‘An Artist of the Floating World’ by Kazuo Ishiguro

ArtistOfTheFloatingWorldSeemingly slight (a mere 206 pages), Ishiguro’s second novel (published in 1986) is elegant, measured and unexpectedly seductive.

Set in immediate post-war Japan, successful artist Masuji Ono reflects on his life as his youngest child prepares for her maia and the marriage investigations undertaken by both families prior to consent of any wedding. In her mid-twenties, it is Noriko’s second such undertaking and there’s a tacit concern that it may be her last opportunity to find a husband.

It is the return to the family home for a short visit by the married Setsuko, the elder daughter, which sets in motion Ono’s reflections on his past. It is she who implies that it is her father’s pre-war successes and political associations that may hinder negotiations with the Saito family and Noriko’s future.

At an early age, Ono entered into the apprenticeship schools of great masters before he rejected their traditions of an aesthetic ideal and, becoming involved in far-right politics, helped spearhead imperialist propaganda in the arts and, ultimately, the declaration of war in 1940. But, with Japan’s defeat, the younger generation blame the imperialists for leading the country to disaster: Ono and his peers are discredited.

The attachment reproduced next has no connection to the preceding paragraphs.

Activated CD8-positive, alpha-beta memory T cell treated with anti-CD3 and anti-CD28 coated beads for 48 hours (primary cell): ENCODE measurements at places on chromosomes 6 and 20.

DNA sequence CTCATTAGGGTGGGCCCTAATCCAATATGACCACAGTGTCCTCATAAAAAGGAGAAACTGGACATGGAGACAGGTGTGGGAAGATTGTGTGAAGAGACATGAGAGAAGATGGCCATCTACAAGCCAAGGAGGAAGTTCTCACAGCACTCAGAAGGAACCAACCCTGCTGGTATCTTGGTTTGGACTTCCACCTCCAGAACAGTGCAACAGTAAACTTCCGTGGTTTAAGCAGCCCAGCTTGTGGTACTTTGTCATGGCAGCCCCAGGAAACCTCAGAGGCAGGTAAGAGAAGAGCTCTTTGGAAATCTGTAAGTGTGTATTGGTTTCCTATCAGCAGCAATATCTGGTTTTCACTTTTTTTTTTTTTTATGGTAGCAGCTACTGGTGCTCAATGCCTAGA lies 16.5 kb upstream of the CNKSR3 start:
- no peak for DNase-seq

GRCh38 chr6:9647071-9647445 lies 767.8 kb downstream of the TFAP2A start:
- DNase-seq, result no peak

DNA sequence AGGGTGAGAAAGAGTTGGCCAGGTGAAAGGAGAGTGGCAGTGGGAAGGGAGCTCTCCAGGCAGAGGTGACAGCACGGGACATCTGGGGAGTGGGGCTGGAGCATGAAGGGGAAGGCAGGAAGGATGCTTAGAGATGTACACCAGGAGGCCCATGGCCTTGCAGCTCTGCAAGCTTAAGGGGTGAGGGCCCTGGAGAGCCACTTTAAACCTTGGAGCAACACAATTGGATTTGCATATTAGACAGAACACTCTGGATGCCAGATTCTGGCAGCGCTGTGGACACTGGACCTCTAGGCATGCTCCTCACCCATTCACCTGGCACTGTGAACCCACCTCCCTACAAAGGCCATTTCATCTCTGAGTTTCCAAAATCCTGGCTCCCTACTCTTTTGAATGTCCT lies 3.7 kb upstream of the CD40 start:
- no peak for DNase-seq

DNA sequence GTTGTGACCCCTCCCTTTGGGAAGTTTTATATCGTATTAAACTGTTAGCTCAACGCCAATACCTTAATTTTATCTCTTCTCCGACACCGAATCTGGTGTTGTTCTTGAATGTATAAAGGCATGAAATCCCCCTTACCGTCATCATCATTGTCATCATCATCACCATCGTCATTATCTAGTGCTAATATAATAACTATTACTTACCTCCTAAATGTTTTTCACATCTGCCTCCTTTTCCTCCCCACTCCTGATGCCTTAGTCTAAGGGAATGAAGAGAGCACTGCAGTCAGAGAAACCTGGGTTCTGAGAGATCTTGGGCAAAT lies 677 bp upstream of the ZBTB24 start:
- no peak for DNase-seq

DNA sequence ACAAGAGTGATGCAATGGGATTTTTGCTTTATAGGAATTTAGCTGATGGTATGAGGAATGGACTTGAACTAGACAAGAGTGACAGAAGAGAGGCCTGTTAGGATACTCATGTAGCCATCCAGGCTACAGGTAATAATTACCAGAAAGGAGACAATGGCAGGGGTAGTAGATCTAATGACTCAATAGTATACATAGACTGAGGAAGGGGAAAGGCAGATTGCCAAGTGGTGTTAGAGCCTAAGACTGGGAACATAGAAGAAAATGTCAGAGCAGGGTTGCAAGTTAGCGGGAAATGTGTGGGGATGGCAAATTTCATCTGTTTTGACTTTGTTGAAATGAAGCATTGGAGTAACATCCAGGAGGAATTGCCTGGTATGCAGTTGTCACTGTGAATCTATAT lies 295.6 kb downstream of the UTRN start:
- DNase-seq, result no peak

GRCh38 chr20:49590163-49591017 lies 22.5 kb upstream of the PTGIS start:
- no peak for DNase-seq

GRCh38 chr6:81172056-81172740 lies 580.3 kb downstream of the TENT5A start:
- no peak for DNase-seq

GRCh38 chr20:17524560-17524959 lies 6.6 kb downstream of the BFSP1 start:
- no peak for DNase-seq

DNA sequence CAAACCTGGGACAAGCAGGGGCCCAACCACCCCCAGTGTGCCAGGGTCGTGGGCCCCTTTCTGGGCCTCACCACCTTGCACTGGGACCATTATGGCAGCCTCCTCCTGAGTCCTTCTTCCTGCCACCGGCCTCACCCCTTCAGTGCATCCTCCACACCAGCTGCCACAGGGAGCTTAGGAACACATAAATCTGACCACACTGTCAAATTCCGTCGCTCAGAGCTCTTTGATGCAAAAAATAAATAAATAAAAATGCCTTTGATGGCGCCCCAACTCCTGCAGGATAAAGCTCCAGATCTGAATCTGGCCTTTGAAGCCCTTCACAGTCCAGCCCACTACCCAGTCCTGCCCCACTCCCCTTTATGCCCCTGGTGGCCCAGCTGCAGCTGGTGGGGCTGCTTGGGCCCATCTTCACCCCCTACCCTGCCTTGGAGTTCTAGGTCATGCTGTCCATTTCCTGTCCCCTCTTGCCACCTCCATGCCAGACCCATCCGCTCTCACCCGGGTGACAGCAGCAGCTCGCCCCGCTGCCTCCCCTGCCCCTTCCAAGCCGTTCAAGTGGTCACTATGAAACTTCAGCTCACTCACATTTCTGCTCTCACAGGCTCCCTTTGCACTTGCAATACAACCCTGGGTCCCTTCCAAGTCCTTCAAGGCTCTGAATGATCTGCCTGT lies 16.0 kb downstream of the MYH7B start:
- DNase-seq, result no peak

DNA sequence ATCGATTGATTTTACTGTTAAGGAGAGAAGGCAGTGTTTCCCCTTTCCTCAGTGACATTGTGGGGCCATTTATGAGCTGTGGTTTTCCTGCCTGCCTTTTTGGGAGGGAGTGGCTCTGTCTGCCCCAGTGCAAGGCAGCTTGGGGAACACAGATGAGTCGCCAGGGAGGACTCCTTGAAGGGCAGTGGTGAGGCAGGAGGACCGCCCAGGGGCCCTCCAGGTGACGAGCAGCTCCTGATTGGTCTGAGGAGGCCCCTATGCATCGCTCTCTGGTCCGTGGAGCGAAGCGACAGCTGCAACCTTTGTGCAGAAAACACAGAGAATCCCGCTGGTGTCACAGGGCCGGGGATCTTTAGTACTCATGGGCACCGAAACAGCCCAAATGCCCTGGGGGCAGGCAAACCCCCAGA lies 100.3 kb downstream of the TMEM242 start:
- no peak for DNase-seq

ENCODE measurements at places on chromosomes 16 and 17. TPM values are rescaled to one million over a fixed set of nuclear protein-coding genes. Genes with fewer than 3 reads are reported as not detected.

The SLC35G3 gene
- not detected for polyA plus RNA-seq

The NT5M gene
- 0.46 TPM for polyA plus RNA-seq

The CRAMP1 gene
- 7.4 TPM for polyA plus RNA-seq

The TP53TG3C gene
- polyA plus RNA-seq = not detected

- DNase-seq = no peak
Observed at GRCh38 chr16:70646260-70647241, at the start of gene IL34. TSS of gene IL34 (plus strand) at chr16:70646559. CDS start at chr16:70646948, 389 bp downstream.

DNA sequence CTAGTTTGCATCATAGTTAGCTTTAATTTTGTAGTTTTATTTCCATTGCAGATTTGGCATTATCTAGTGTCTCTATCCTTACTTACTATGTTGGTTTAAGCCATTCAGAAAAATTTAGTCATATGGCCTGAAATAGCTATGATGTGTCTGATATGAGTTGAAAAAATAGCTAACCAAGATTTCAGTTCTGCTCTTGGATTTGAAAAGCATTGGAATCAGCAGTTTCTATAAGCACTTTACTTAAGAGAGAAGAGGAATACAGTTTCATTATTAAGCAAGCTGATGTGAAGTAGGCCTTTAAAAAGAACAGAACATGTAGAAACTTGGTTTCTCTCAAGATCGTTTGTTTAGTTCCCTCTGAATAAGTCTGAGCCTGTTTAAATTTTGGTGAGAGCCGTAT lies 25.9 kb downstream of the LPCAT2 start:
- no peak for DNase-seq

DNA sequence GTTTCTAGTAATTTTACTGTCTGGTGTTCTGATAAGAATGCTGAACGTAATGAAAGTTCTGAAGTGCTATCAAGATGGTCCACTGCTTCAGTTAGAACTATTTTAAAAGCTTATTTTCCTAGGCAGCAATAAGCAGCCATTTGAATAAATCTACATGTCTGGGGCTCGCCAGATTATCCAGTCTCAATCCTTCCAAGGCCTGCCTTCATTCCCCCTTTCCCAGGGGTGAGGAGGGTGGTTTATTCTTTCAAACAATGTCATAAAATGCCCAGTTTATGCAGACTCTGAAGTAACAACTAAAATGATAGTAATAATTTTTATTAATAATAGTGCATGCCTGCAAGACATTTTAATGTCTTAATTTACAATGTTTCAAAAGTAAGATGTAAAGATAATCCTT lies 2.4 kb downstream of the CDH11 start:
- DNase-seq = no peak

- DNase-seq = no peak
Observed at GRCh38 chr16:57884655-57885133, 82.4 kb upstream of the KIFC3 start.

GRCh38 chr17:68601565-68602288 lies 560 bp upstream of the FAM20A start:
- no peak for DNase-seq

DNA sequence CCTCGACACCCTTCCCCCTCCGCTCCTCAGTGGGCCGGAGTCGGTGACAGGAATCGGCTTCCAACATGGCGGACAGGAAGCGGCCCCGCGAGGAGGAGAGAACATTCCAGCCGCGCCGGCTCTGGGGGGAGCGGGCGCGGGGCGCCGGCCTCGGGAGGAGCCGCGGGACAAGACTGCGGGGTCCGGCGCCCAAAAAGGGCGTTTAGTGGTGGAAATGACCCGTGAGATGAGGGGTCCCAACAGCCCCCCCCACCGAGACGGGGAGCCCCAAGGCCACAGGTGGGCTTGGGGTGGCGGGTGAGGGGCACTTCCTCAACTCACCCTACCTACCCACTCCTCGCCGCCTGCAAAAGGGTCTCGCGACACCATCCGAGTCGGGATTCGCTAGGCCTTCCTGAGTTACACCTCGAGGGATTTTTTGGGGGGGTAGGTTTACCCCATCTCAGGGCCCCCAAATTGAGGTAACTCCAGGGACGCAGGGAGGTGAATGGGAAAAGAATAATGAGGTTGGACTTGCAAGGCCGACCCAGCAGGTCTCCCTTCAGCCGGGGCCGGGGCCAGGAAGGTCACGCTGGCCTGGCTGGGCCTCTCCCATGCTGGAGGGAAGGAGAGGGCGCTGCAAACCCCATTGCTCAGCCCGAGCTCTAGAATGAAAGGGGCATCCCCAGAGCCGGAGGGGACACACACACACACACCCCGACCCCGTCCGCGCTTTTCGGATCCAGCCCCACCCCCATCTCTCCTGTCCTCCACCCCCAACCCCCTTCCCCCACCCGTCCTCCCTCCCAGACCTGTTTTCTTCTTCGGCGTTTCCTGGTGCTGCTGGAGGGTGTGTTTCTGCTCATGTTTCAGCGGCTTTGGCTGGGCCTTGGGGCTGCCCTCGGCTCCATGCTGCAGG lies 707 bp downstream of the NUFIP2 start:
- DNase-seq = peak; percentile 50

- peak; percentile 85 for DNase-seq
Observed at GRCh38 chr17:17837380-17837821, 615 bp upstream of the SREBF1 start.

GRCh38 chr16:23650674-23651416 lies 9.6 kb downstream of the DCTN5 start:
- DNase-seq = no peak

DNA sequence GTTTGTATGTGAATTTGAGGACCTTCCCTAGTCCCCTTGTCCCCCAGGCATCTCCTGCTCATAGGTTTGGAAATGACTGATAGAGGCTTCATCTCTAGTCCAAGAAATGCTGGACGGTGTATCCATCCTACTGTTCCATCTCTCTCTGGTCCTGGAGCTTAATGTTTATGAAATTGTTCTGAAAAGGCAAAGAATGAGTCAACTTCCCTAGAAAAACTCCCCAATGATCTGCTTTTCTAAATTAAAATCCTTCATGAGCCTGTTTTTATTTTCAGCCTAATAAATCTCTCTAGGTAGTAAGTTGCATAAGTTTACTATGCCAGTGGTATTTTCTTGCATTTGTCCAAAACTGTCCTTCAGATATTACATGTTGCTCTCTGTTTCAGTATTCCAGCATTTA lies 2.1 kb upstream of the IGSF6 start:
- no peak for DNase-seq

An Artist of the Floating World, like many of Ishiguro’s early novels, is written as a first-person narrative, thus allowing Ishiguro to reveal his central characters’ flaws and their perspectives on given situations and events. Such a style builds a level of sympathy and pathos with the reader. Ono’s pre-war political associations are only gradually revealed – initially he simply appears to be a successful, somewhat pompous old man with a firm view of tradition, status and protocol. But, as the book evolves and the old man narrates the actions and beliefs of the younger self, it appears that he begins to understand the errors of his ways. The war, afterall, accounted for the death of his son and his wife.

Yet the issues he confronts are buried in the past and remain unresolved: the old man will continue to believe the collapse of Noriko’s first marriage negotiations was the simple result of the groom’s family realising their social standing was not equal to that of the Ono family. As an unreliable narrator, the artist has presented his perspective and has at least seemingly come to terms, on his level, with the errors of his ways.